IslingtonTribune

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Pensioner’s 9-hour wait for a bed at the Whittington

93-year-old war veteran slams government for starving NHS of funding after hospital trolley ordeal

16 March, 2018 — By Tom Foot

George Durack (centre) was made a freeman of the borough in 2015

A 93-YEAR-OLD war veteran who is one of Islington’s most trenchant NHS campaigners was left lying on a trolley for nine hours because of the hospital beds crisis.

George Durack, chairman of the Islington Pensioners Forum, told the Tribune he blamed the government for failing to properly fund the National Health Service.

He was rushed to the Whittington Hospital A&E department by his daughter and treated for what doctors described as a “double whammy” of pneumonia and flu. He was later visited by his friend Labour leader Jeremy Corbyn.

Speaking from his hospital bed yesterday (Thursday), Mr Durack said: “The government is to blame – they are getting away with murder.”

Official figures show that on the day he was admitted the hospital was bursting at capacity without a single bed free for emergency patients. Mr Durack was put on the trolley at around 10am but was not rolled into a cubicle until 7pm. He did not get a proper bed until midnight – 14 hours after arriving at the Archway hospital that he campaigned to save in 2010 with the Defend Whittington Hospital Coalition.

Chairwoman of the DHWC, Shirley Franklin, said: “Clearly they need to open up the emergency wards that they use at Christmas, but it appears that the issue is a staffing one. Bad pay and stressful working conditions doesn’t make it very attractive for nurses. I know they have just recruited some, but obviously not enough.”

She added: “George played an essential role in our campaign to save our A&E, helping to mobilise pensioners. It’s dreadful that there is now inadequate provision to treat patients.”

Bed numbers at the Whittington have been steadily falling in recent years as the NHS pushes care out of hospitals and “into the community” to save money.

There is also a national staffing crisis with trusts struggling to recruit nurses across the country.

Figures released by the hospital show there are just 246 beds left for general and acute patients. They were all filled on February 21, the day Mr Durack was admitted.

An extra 48 “escalation” beds, used when hospitals reach full capacity, were also ­occupied. In the first week of January, all of the general and acute beds, including up to 50 extra beds were occupied for three days, suggesting a need for more beds in the hospital.

Figures released by the health charity the King’s Fund revealed that the number of NHS hospital beds in England has more than halved over the past 30 years while the number of patients treated has increased ­significantly. The Whittington had 2,000 beds when it first opened in 1948 after the Second World War.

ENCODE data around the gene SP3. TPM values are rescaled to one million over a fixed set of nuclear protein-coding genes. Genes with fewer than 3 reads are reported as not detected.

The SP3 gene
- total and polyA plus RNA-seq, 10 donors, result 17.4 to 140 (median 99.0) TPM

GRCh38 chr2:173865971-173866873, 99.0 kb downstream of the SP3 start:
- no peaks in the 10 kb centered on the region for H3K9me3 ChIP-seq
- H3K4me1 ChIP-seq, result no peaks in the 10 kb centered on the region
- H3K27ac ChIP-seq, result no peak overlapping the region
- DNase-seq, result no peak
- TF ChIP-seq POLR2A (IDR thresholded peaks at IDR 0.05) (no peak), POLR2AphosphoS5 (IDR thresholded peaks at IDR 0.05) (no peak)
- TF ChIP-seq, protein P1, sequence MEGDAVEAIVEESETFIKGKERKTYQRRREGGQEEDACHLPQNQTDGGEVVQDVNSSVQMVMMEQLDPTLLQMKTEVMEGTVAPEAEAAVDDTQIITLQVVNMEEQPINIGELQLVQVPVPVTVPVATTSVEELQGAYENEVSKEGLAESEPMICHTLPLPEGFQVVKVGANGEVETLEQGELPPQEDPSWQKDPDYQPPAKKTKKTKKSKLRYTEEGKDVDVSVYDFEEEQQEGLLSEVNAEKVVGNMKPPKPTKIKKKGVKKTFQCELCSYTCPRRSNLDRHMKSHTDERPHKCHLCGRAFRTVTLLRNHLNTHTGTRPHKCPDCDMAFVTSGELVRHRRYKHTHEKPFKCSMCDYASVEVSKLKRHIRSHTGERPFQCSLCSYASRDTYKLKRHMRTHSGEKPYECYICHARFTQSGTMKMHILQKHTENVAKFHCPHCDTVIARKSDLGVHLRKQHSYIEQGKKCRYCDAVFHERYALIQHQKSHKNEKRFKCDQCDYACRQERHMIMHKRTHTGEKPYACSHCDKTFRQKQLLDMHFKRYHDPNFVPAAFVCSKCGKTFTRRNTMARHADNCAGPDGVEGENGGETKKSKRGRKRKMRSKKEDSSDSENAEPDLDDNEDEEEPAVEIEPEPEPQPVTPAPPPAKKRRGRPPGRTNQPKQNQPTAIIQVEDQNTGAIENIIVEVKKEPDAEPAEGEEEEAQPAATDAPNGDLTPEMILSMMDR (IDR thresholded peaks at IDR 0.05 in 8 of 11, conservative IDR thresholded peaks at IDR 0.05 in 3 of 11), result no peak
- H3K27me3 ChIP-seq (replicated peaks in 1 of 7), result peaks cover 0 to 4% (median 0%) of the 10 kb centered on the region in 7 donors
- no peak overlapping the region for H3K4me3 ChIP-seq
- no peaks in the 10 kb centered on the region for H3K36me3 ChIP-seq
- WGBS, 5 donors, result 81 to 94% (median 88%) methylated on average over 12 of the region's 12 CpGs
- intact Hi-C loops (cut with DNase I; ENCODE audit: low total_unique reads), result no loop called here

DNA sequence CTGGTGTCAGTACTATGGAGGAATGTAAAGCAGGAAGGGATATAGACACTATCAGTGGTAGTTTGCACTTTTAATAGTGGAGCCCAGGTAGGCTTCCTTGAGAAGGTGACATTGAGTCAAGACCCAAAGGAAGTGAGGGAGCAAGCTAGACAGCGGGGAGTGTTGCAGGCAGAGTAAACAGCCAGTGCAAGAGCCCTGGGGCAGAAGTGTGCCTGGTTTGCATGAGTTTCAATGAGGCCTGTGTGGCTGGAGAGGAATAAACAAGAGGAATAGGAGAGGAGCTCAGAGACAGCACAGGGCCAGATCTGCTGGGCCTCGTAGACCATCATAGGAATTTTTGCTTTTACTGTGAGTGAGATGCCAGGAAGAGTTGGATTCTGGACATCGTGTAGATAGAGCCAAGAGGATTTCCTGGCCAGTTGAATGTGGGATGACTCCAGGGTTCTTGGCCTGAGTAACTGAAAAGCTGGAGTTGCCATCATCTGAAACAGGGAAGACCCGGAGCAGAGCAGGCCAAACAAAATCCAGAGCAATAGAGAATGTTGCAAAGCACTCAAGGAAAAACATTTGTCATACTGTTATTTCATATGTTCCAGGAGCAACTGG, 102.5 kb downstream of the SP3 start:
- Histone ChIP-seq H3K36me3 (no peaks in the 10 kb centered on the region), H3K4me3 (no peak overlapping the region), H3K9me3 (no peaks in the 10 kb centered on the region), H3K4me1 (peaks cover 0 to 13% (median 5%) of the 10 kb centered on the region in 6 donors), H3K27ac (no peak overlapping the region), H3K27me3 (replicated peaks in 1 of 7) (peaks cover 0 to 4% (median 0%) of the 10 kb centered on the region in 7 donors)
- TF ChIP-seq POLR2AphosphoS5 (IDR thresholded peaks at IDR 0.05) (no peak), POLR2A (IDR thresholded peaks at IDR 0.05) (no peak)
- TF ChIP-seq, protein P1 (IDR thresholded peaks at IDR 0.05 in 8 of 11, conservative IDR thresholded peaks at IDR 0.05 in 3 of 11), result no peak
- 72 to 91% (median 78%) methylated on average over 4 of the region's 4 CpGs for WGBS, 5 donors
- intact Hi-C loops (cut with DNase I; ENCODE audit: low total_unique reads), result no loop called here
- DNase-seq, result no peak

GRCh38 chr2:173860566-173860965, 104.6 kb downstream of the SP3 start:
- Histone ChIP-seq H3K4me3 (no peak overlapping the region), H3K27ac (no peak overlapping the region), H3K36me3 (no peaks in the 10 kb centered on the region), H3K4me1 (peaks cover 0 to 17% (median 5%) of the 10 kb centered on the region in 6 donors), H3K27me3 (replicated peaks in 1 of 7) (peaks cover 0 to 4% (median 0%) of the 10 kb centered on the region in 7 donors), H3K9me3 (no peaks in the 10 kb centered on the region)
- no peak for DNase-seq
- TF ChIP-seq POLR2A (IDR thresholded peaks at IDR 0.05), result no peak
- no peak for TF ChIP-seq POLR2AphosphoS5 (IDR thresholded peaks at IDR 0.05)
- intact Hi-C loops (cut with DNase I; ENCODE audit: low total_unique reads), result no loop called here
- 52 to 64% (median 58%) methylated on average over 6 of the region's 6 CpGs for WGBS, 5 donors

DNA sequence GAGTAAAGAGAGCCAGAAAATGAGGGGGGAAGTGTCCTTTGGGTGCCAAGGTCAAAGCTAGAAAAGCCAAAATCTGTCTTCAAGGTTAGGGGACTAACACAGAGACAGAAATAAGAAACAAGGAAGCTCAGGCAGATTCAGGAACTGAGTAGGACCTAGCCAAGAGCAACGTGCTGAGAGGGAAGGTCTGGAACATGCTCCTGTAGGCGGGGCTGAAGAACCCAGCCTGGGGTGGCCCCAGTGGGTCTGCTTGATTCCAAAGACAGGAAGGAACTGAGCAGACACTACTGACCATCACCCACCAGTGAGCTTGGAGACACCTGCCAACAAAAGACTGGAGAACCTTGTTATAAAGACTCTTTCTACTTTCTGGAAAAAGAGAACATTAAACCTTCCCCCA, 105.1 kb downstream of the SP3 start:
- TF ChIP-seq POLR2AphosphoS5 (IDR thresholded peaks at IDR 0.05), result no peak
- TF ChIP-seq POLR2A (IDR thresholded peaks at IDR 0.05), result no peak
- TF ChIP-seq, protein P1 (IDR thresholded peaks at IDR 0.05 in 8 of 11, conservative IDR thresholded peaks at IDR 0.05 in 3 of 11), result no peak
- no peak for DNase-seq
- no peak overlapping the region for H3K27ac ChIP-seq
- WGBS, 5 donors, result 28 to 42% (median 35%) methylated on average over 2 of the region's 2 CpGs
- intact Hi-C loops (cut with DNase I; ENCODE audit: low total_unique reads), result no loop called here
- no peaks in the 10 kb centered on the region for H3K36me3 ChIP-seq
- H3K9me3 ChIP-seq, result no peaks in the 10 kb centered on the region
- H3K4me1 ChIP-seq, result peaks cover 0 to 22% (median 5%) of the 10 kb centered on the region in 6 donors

Mr Durack is a Second World War veteran who served in the 7th Armoured Division, also known as the “Desert Rats”.

He was honoured by the council in 2015 and made a freeman of the borough.

A spokeswoman for Whittington Health NHS Trust said: “While there are sometimes significant surges in the number of patients who need our care, staff throughout the Trust work extremely hard to ensure they can be admitted or discharged as quickly and safely as possible, including carrying out regular checks during the day and night to ensure that patients’ safety and quality of care is not compromised.

“To help manage extra pressure over winter, we have increased the number of in-patient beds, brought in more staff to provide urgent and emergency care and increased the number of staff who manage the discharge for patients with complex health needs to ensure they can leave hospital at the right time with the right support available.”

TRIBUNE COMMENT: It’s left to people like George to save the NHS

GEORGE Durack is a quiet, thoughtful man who likes to see all sides of an argument. That is why he was consistently elected by his fellow postal workers as their leader – they knew they could trust him.

But Mr Durack is sure of one thing: that the government is deliberately running down the National Health Service. And he blames the government and prime minister Theresa May, in particular, for the present scandalous state of the NHS.

Ironically, he of all people, who has campaigned so vociferously for better funding for the NHS, should fall victim of the government’s penny pinching policies.

He is no doubt looking forward to being discharged from the hospital so he can continue where he left off – badgering people to fight for the very existence of the NHS.

At 93 he has campaigned long enough to know that unless people are prepared to protect the NHS it will not survive .

The people – who are part of a growing disconnect with politics that has taken root since the 1980s – cannot rely on the mainstream media to campaign on their behalf. Sadly, the media is more interested in peripheral scandals that essentially do not go to the heart of the crises facing the nation.

As Mr Durack is aware, it is up to the people to save the NHS.

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